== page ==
Things Are Looking Up (Editorial)

As your Arkansas Business staff puts the finishing touches on next week's list of the state's largest private companies, and as we worked on this week's lists of trucking companies and private fleets, one fact is inescapable: 2009 was a terrible year for business and everyone who depends on business. About the only industry that seemed to enjoy increased revenue last year was health care, and that's hardly good news for the rest of us who are paying ever higher prices for those services.

Staring at those kinds of numbers long enough can get depressing, so it's a good time, as the old hymn says, to "count your many blessings, name them one by one."

With the exception of that wild plunge on May 6, which has yet to be convincingly explained, the stock market is looking and feeling healthy. Encouraging quarterly earnings reports have become almost routine. Investors who took a chance on Dillard's Inc. stock in early 2009 have seen it rebound tenfold from its nadir. First Federal Bancshares of Arkansas is back in the black. Acxiom Corp.'s annual profit was up 18 percent.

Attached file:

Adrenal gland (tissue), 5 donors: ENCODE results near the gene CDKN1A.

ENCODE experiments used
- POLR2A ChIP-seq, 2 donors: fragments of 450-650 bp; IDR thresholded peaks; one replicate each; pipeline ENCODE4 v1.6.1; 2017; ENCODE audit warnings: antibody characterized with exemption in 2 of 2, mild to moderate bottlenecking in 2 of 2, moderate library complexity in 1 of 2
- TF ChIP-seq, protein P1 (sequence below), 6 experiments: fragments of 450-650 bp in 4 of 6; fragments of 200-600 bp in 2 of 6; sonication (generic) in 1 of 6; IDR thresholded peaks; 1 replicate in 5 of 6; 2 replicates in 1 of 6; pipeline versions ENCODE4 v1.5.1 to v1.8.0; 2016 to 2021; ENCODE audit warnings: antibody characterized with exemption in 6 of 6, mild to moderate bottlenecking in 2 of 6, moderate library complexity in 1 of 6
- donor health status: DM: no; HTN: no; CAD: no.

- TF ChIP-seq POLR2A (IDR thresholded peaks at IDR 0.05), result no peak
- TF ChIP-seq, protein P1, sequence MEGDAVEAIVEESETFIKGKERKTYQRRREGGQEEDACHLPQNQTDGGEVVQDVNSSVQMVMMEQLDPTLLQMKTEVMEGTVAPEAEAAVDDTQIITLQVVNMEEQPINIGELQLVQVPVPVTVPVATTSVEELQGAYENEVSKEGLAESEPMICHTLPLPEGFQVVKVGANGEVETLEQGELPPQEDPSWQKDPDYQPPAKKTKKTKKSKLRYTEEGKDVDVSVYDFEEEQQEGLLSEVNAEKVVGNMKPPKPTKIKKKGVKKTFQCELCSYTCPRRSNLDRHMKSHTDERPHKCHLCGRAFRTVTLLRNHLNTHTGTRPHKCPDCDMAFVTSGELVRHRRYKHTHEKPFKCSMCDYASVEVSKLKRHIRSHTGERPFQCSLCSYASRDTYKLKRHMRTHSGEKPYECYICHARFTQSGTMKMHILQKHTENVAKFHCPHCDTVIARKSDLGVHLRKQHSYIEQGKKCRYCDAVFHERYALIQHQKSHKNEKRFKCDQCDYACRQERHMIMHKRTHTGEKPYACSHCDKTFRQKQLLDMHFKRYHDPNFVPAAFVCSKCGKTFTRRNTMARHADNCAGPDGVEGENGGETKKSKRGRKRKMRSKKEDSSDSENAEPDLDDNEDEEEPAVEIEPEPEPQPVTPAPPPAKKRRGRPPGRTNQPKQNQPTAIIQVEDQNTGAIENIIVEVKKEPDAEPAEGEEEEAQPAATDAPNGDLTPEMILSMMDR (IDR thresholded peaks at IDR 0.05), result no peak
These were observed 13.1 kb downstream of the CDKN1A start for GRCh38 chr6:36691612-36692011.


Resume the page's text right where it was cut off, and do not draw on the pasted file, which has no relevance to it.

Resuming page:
Housing sales were 21 percent higher statewide in March 2010 than they had been in 2009. That figure is no doubt artificially inflated by the limited-time-only offer of $6,500 to $8,000 in federal tax breaks for buyers, and we remain unconvinced of the long-term stimulus value of such gimmicks. But for the parties involved - real estate agents, mortgage lenders, moving companies, sellers who need to get out and buyers who need to get in - every one of those sales is a positive sign.

The job market is improving; in a perverse way, even the uptick in the national unemployment rate for April was good news, as it signaled that formerly discouraged job-seekers were back in the hunt. Nearly 300,000 U.S. jobs were created in April, a positive sign that jibes with an in-house economic indicator: a sudden increase in the number of announcements received for our "Movers & Shakers" column.

Another encouraging sign: A return this week to a full page of "Real Deals" real estate transactions. No, we haven't returned to the days when we had a two- or three-month backlog of deals waiting in the queue, but neither can we make them fit on a half-page, which had become all too common.